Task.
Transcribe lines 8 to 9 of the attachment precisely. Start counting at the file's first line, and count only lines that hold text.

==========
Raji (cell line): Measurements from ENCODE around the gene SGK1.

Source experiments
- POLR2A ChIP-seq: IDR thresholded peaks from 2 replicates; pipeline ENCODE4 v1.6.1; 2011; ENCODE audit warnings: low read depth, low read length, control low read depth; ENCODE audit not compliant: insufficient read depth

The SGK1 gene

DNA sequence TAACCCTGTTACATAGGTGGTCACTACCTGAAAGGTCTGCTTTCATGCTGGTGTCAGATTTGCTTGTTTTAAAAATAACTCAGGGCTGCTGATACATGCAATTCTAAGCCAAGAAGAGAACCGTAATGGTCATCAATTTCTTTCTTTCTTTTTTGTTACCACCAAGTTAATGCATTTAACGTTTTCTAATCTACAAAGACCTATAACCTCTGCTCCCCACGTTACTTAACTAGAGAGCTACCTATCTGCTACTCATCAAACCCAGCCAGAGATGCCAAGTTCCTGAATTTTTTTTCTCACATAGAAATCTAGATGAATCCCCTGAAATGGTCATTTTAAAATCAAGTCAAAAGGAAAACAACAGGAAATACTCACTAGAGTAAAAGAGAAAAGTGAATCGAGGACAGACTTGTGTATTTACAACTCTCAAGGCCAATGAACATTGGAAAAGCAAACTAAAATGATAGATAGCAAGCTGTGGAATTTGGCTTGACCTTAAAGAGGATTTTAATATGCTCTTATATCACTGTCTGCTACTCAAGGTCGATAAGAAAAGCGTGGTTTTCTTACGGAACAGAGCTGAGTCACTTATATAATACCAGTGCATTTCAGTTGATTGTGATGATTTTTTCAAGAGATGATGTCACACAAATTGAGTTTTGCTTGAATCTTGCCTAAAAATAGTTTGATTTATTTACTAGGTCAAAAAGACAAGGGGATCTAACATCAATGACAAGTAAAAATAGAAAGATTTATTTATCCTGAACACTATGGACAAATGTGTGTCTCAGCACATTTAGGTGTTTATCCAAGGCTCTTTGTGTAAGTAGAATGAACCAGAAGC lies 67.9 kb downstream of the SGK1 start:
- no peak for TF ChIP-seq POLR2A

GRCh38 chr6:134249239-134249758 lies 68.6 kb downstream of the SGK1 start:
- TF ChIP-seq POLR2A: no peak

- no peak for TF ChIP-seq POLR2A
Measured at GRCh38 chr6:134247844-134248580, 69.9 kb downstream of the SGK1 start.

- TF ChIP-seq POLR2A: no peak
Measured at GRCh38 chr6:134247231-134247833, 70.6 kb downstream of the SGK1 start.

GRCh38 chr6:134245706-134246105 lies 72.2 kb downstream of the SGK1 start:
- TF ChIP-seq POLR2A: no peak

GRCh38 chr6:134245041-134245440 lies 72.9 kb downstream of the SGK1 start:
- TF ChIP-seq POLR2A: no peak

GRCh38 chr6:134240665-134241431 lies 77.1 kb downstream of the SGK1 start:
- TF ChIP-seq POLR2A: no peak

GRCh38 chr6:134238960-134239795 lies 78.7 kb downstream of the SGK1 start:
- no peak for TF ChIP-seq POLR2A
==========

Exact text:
- TF ChIP-seq POLR2A: no peak

- no peak for TF ChIP-seq POLR2A